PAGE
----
The “golden hour”—the first 60 minutes after a major trauma—is often crucial to survival. But how golden that hour will be often depends on how swiftly emergency medical personnel can respond to the crisis, initiate life-sustaining care, and get critically ill patients to the emergency room.
In the United States and other industrialized countries, this type of rapid response is virtually guaranteed. Unfortunately, that’s not true in much of the developing world, including Rwanda, a country in central Africa about the size of Maryland.
There are just 277 ambulances nationwide to service a population of nearly 13 million people. Kigali, the nation’s capital, has just eight of those ambulances and 60 EMS providers to care for roughly 1.5 million residents.
In 2011, Sudha Jayaraman, MD, MSc, now director of the Center for Global Surgery at University of Utah Health, was asked to participate in the effort to address this disparity. At the time, she was a trauma, critical care, and acute care surgery fellow at the Brigham and Women’s Hospital at Harvard Medical School in Boston.
Since then, she has pulled together a group of surgeons from University Teaching Hospital of Kigali, Brigham and Women’s Hospital, and Virginia Commonwealth University. This group determined that Rwanda, like many low- and middle-income countries, needed to significantly upgrade its emergency services.
During the past decade, the project has provided advanced training for emergency responders and hospital staff and established standardized checklists for patient care while en route to the hospital. It also created a patient registry to assess trauma care across several of the country’s main hospitals through funding from the Rotary Foundation, the National Institutes of Health (NIH), and philanthropists.
Overall, the effort has improved the quality and consistency of care prior to arrival at the hospital, according to Menelas Nkeshimana, MMED, head of the Department of Accident and Emergency at the University Teaching Hospital of Kigali, principal on-site investigator of the NIH grant, and vice president of the Rwanda Medical Association.
“The ongoing partnership with the University of Utah is a living testimony to the fact that there is always power in collaboration,” Nkeshimana says.
In time, the researchers say these improvements could be implemented in other low- or middle-income countries where more than 90 percent of the world’s trauma-related injuries and 95 percent of childhood deaths from trauma occur.
However, gaps still exist, particularly in communications between dispatchers, ambulances, and emergency room staff.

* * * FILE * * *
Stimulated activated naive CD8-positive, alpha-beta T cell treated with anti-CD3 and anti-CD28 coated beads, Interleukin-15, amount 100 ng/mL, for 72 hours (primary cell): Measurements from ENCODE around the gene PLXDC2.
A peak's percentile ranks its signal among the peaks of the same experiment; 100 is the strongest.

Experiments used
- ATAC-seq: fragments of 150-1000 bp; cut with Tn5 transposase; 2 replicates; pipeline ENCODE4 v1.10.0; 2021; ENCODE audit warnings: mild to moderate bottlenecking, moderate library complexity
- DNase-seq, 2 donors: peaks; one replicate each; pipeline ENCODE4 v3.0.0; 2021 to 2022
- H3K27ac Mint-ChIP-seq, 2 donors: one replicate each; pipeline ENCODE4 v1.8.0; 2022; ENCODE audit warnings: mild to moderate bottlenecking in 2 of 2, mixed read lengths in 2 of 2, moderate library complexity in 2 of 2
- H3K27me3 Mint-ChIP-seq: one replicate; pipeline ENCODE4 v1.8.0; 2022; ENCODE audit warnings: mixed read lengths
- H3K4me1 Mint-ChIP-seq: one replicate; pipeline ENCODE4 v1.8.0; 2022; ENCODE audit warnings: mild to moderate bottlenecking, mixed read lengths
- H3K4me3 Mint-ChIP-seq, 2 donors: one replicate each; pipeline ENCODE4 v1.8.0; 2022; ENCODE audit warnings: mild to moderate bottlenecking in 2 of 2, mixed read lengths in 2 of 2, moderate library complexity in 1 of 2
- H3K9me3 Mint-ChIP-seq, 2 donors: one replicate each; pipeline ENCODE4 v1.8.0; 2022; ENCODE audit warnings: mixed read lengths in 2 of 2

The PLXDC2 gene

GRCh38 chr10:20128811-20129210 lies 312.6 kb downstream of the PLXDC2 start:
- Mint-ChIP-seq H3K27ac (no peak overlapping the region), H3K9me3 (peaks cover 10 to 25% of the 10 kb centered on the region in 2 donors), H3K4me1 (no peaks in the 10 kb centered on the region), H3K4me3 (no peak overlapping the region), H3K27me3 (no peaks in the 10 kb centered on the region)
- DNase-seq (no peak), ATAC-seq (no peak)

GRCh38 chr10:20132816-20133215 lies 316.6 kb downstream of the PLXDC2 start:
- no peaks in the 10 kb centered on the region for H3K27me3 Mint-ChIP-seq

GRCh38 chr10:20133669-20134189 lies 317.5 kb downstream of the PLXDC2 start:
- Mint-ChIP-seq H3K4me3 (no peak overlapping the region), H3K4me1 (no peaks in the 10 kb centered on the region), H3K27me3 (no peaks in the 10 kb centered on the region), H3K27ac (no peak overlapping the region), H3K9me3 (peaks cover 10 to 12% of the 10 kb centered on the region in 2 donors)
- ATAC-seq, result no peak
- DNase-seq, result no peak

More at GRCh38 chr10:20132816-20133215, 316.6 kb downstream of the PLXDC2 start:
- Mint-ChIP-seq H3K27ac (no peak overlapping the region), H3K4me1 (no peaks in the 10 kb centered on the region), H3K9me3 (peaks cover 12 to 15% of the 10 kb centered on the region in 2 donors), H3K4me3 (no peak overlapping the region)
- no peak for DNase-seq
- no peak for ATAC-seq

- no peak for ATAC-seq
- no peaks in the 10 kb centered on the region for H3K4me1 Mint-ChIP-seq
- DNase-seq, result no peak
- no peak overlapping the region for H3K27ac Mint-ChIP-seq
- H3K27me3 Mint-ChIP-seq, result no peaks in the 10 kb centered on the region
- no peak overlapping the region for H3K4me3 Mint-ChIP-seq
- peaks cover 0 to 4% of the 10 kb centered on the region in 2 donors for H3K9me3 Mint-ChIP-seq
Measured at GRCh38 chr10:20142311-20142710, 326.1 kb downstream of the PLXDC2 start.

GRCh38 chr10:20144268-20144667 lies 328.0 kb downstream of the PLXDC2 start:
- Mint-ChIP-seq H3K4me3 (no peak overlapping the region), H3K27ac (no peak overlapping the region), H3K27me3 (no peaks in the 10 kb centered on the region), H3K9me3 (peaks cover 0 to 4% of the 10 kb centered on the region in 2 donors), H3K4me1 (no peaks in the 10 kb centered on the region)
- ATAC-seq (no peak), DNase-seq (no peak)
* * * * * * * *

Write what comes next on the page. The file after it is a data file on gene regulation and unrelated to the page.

“Over the last decade, we’ve trained a lot of staff and standardized the way they deliver care,” says Jayaraman, who was recruited to U of U Health in 2020 to lead its global surgery efforts. “But having trained staff who can deliver high-quality care won’t help if you can’t find the patient or figure out which hospital has the right resources or the best way to get them there.”
Although Rwanda has a national emergency phone number—912—many homes across the country don’t have addresses, and GPS data is rarely available for location information. As a result, pinpointing where an emergency phone call is coming from or where the nearest ambulance is located is challenging.
To help remedy this problem, the next phase of the project, supported by a 5-year, $850,000 grant from the NIH and led by Jayaraman, will focus on creating a more efficient communications system designed to locate patients faster, stabilize them quickly, direct the ambulance to the right hospital, and reduce the percentage of prehospital transport times lasting over 60 minutes.
Jayaraman, the principal investigator for this grant, says that the system will be devised and tested in partnership with RwandaBuild, a group of software developers in Kigali, before replacing the existing system. Among its innovations is the development of GPS-based technology to improve geolocation of patients. The team plans to evaluate the effectiveness of implementing such a large-scale intervention to show its impact.
“In this partnership with the Government of Rwanda, our team has an opportunity to really set the standard for how emergency dispatch systems are set up in Rwanda and other low- and middle-income countries so that trauma care is expedited, and many lives can be saved,” Jayaraman says.
In addition to U of U Health, physicians, scientists, software developers, and policymakers from the RwandaBuild program, Rwanda Biomedical Center, University of Washington, University of Rwanda, and the University of Birmingham in the United Kingdom are participating in this project. The team is in the process of receiving a multimillion-dollar award from a UK agency to expand this work across the country.